Intellectual Property Law | Law | Torts
Kernochan Center for Law, Media and the Arts
Professor Litman has written Digital Copyright for the general public, though lawyers, and especially copyright lawyers, would do well to read it. Professor Litman's message is straightforward: Copyright law is too complicated and counterintuitive. It has been written by and for copyright lawyers who represent many, but not all, of the players. Those left out include developers of new ways of communicating copyrighted works, and, most importantly, end users. But nowadays, copyright directly affects end users in ways more pervasive than could have been expected in the analog world. If copyright law doesn't make sense to those who are supposed to adhere to it, copyright will cease to be a meaningful constraint on users' activities. This review first briefly addresses Professor Litman's evocation of the copyright law-making process. Her discussion of legislative history presents a valuable and compelling account, especially for those unfamiliar with copyright law. But the most provocative portions of the book, to which this review will devote most attention, are the chapters in which Professor Litman (a) reviews and challenges various metaphors for copyright policy (Chapter 5, "Choosing Metaphors"); (b) in which she recounts the rocky relationship between copyright owners and developers of new technological means of disseminating works (Chapter 10, "The Copyright Wars"); and (c) in which she offers her own prescription for a simple, fair and workable copyright law (Chapter 12, "Revising Copyright Law for the Information Age"). Digital Copyright will not dispel disagreements about copyright's goals and proper scope; but because Professor Litman is such an effective advocate, she forces "copyright optimists" (such as this reviewer) to think harder about whether strong copyright protection remains desirable. This review therefore endeavors not only to present Professor Litman's arguments, but to offer some reasons for resistence to some of those claims.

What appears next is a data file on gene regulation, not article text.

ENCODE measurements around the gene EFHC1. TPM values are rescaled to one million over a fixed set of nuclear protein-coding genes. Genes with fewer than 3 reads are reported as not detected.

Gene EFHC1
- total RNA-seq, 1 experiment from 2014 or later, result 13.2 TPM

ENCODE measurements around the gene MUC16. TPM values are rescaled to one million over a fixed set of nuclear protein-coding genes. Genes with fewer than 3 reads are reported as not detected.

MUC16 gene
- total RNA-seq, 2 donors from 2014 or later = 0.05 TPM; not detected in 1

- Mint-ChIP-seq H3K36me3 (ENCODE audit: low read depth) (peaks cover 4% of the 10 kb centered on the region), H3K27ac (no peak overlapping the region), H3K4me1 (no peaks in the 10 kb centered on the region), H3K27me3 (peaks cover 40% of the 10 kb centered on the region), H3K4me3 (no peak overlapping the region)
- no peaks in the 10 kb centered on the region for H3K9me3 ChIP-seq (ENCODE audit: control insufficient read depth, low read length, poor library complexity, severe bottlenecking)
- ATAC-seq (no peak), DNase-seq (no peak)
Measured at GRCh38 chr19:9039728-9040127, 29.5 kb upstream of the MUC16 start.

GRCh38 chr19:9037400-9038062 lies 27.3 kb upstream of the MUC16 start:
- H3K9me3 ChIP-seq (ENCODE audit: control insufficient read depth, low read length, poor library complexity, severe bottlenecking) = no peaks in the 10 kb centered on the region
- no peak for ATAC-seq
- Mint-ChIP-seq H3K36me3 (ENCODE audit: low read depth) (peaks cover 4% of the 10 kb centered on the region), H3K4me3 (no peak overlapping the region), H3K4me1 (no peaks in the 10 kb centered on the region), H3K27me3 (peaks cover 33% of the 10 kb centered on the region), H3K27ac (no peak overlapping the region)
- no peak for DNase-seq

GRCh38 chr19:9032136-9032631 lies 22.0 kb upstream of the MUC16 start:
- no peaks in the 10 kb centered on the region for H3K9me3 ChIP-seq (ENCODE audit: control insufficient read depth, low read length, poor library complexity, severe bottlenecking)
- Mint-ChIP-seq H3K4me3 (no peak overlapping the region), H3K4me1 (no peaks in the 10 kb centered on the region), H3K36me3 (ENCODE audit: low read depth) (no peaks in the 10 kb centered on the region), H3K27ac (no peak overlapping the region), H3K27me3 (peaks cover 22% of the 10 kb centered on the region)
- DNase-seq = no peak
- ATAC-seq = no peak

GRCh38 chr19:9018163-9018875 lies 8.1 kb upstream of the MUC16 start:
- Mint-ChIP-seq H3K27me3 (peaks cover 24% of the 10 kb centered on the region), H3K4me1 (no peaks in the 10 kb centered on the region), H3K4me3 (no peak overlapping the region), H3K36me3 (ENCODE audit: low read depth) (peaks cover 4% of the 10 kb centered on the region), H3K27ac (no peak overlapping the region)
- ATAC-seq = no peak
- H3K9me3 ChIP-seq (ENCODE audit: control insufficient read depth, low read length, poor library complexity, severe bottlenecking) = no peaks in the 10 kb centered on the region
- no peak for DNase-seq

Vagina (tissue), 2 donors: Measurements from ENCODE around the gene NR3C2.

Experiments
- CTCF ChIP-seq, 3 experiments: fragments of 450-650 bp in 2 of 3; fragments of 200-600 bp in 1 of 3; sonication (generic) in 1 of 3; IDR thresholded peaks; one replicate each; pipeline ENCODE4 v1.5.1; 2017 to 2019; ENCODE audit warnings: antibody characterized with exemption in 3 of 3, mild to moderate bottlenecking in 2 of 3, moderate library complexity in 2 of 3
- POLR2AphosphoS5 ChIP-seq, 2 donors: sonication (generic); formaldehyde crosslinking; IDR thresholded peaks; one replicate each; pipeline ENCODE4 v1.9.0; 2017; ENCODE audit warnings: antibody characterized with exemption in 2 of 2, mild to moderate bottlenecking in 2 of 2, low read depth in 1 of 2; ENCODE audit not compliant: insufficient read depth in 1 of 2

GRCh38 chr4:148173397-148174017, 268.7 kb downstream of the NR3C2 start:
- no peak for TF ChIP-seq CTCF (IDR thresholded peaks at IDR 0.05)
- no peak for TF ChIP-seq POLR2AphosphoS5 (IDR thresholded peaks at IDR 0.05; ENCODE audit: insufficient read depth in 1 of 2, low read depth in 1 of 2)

Jane C. Ginsburg,
Can Copyright Become User-Friendly? Essay Review of Jessica Litman, Digital Copyright, Prometheus Books 2001,
Columbia Journal of Law & the Arts, Vol. 25, p. 71, 2001; Columbia Public Law Research Paper No. 01-29
Available at: https://scholarship.law.columbia.edu/faculty_scholarship/1258